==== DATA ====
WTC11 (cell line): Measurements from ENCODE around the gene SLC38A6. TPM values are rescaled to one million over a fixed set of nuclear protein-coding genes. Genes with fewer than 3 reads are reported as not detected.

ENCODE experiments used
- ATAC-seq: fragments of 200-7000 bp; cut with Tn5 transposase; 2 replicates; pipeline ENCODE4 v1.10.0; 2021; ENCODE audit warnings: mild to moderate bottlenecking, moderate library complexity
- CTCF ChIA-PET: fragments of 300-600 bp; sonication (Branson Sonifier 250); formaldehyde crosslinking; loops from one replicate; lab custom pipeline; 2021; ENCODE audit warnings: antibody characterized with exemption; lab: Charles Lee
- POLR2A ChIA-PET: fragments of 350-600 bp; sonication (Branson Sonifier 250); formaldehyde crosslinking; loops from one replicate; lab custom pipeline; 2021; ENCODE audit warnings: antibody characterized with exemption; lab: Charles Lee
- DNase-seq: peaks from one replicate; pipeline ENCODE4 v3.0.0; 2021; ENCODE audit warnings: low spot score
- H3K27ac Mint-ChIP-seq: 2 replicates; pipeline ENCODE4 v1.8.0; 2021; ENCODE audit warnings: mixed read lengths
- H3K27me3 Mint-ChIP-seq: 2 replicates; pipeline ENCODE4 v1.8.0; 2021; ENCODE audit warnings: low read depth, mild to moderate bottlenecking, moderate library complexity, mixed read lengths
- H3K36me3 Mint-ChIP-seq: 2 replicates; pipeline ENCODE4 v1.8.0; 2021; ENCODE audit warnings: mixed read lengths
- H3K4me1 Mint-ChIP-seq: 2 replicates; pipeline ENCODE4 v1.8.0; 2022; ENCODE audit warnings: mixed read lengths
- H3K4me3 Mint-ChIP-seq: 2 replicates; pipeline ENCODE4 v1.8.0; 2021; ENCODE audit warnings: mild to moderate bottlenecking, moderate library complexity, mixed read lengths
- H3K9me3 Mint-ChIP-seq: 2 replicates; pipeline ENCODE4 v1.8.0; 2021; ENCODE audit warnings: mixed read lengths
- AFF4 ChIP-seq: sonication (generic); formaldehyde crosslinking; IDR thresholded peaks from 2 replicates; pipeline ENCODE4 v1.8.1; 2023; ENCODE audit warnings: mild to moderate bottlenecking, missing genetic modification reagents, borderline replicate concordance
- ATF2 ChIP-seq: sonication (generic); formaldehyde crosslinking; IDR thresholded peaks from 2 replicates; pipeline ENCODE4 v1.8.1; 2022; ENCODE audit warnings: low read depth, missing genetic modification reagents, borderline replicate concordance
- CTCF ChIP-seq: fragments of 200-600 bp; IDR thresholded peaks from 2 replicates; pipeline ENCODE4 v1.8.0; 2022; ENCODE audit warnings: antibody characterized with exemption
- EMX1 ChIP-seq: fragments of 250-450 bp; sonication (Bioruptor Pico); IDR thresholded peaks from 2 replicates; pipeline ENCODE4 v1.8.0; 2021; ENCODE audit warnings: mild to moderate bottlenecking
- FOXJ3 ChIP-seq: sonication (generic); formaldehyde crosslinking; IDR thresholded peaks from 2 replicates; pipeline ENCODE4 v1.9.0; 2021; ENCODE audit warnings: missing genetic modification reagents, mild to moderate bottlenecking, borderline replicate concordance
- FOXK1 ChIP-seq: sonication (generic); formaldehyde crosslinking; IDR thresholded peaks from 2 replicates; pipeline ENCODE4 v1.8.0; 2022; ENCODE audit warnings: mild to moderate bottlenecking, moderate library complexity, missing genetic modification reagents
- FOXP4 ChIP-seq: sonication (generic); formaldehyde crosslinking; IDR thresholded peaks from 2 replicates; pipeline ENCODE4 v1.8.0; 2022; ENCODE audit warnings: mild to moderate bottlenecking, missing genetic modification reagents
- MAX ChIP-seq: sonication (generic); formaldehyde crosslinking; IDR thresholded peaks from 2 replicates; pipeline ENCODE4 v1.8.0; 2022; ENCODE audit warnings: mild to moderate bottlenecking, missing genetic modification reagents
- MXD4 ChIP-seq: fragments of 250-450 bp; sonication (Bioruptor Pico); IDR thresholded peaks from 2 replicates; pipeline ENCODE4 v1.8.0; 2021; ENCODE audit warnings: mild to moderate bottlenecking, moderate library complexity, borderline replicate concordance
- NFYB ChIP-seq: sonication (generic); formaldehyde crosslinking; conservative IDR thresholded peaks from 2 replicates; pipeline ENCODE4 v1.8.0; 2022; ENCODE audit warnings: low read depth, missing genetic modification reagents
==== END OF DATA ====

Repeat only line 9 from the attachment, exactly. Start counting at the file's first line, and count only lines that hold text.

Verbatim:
- H3K36me3 Mint-ChIP-seq: 2 replicates; pipeline ENCODE4 v1.8.0; 2021; ENCODE audit warnings: mixed read lengths